Delhi-NCR experienced a dust storm on Tuesday morning, resulting in reduced visibility and a substantial drop in air quality. Areas like India Gate, Patparganj and Pusa were particularly affected, resulting in a significant increase in the Air Quality Index (AQI).
The dusty conditions prevailing in the region can be attributed to dust storms and the presence of dust particles carried by the cyclonic circulation from the neighbouring state of Rajasthan. These factors have contributed to deteriorating air quality and a hazy atmosphere in Delhi-NCR.
Numerous areas recorded frighteningly high AQI readings, with Pusa, the Jawahar Lal Nehru Stadium, and Patparganj receiving readings of 999. There were also deteriorating AQI levels in other places, including Mandir Marg (549), Satyawati College (792), RK Puram (872), PGDAV College (964), Anand Vihar (829), and Sri Aurobindo Marg (643).
Air quality is rated as “good” (0–50), “satisfactory” (51–100), “moderate” (10–200), “bad” (20–300), “very bad” (30–400), and “major” (401–500) on the AQI scale
Severe dust storms not only affected Delhi NCR but also several other regions in North India on Monday night. The powerful gusts of wind, which reached speeds of 40 to 75 kilometres per hour, caused the dispersal of dust, enveloping several cities in a dusty haze.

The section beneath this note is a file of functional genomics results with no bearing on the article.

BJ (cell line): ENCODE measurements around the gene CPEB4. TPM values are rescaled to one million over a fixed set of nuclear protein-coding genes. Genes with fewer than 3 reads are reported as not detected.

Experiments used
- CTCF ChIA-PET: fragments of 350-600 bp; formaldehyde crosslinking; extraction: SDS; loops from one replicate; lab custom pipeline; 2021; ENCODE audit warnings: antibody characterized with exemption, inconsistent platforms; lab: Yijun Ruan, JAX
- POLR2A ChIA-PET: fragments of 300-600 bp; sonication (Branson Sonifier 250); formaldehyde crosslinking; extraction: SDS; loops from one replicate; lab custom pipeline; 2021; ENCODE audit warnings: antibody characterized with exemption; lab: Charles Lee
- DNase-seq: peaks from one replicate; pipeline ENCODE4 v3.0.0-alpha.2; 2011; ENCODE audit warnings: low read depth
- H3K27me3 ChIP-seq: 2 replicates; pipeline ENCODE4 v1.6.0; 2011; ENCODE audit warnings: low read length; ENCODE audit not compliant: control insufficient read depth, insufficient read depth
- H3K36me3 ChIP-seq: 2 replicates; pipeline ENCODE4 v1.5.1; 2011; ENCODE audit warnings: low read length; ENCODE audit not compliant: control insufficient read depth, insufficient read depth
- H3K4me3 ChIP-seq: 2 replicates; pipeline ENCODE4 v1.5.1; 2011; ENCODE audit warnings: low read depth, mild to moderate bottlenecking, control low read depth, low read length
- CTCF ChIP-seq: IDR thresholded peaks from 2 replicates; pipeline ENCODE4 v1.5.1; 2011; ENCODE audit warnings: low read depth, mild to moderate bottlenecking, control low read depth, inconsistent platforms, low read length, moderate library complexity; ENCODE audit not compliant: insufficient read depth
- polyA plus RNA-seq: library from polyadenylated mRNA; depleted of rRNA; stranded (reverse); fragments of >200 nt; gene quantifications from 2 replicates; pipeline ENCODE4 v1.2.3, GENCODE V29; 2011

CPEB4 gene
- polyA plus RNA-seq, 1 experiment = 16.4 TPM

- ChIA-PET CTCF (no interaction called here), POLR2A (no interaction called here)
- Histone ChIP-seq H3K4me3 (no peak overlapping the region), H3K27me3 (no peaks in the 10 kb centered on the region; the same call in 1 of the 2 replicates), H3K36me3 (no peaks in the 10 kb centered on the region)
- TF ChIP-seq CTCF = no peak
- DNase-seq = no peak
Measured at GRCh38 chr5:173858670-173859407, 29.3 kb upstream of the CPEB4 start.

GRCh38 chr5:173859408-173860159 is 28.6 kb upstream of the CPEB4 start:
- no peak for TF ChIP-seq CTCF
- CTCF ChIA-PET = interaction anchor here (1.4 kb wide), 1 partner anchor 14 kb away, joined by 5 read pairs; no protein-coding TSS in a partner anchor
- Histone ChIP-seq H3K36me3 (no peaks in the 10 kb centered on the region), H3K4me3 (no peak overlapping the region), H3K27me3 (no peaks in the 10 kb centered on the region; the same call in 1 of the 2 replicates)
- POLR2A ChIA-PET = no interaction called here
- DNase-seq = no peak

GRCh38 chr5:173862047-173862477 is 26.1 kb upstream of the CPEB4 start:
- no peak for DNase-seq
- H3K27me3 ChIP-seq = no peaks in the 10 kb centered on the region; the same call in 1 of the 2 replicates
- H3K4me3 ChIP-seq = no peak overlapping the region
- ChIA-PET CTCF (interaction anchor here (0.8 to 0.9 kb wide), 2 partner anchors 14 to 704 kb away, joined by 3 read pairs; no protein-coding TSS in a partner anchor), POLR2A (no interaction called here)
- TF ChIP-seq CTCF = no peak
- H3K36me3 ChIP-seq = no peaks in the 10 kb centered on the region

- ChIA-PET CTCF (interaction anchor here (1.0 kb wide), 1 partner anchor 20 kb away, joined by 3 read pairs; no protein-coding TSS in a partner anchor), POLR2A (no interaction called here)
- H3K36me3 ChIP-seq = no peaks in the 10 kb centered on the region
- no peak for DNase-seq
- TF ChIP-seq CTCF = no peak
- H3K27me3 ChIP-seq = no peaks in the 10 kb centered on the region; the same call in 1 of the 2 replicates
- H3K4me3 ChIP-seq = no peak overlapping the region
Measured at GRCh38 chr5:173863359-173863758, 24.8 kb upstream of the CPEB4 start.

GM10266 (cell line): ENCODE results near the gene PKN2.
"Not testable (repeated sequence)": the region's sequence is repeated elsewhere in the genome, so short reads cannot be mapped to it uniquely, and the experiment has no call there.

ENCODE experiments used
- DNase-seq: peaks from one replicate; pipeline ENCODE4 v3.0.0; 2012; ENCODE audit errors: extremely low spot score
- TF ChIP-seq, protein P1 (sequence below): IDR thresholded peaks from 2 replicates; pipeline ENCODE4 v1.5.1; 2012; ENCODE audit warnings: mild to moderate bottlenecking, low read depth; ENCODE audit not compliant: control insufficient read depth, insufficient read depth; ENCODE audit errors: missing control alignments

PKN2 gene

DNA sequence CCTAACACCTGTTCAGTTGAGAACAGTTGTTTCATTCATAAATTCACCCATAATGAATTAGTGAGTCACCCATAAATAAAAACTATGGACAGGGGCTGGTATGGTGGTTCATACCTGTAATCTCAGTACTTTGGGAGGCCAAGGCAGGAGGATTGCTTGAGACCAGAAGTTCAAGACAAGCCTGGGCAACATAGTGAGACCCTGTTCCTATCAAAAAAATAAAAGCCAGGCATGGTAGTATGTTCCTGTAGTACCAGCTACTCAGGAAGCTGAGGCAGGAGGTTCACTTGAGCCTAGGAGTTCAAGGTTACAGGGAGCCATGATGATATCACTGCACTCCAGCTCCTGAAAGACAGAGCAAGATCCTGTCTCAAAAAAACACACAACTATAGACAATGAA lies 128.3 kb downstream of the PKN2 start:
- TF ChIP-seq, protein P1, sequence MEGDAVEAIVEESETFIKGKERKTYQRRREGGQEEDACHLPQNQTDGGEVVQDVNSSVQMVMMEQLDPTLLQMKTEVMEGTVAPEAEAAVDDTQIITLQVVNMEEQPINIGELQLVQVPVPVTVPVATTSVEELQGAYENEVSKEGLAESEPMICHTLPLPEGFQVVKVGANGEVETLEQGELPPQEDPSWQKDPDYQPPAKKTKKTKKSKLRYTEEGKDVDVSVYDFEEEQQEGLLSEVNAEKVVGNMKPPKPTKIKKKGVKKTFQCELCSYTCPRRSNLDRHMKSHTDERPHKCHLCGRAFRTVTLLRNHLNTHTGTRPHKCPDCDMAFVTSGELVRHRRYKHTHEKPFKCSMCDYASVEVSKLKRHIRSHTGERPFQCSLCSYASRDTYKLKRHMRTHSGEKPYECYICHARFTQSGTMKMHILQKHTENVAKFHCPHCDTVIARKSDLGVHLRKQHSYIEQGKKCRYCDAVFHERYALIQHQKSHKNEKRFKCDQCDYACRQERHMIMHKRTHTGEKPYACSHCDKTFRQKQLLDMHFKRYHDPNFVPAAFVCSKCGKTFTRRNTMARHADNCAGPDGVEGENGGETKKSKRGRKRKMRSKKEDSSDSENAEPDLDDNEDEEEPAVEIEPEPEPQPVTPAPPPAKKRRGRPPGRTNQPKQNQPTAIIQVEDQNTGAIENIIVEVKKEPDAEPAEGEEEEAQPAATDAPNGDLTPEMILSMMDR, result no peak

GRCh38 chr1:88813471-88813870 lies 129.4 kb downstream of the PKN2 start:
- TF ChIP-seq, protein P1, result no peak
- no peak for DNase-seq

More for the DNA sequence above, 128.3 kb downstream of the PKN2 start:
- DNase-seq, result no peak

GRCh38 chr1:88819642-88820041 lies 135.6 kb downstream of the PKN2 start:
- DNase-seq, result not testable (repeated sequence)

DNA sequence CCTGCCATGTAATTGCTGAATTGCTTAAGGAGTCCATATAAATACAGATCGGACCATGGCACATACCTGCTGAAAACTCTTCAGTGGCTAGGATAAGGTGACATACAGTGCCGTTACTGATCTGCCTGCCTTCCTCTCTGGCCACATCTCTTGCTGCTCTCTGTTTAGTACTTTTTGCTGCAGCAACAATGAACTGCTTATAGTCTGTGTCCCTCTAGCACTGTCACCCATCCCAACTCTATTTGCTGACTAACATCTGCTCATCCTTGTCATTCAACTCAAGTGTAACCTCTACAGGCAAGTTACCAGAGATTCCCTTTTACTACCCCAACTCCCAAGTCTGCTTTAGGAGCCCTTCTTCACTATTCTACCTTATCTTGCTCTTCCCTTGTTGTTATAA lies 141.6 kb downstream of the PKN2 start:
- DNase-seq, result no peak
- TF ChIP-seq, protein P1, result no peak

The meteorological bureau, the dust over Delhi is attributed to a prevailing cyclonic circulation in Rajasthan. The cyclonic circulation has caused dust storms and light rain in northern Rajasthan, which subsequently affected the air quality in the Delhi-NCR region.
According to climate and environmental experts, the occurrence of cyclonic circulation over Rajasthan and high temperatures in northwestern India is contributing to the current dust storm phenomenon in Delhi. This is a recurring phenomenon during the summer months, with Delhi often experiencing long-range dust transport from regions like Rajasthan and even Afghanistan.
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